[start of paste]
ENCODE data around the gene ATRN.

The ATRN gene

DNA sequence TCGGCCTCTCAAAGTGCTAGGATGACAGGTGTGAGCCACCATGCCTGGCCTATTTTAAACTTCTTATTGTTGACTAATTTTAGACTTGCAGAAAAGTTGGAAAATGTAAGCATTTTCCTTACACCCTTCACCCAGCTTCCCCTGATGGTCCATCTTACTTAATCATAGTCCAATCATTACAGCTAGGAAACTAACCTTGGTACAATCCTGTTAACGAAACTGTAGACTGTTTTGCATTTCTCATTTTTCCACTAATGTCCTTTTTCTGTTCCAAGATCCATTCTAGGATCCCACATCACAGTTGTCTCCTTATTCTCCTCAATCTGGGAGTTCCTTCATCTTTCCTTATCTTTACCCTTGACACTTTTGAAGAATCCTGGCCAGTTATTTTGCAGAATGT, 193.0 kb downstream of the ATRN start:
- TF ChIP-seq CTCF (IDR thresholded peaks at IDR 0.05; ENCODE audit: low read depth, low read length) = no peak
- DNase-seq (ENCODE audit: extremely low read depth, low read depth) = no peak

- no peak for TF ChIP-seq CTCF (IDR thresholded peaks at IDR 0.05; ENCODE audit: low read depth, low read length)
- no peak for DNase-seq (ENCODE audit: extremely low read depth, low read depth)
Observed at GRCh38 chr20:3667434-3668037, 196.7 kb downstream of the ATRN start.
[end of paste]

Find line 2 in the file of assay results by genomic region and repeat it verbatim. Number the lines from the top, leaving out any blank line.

The ATRN gene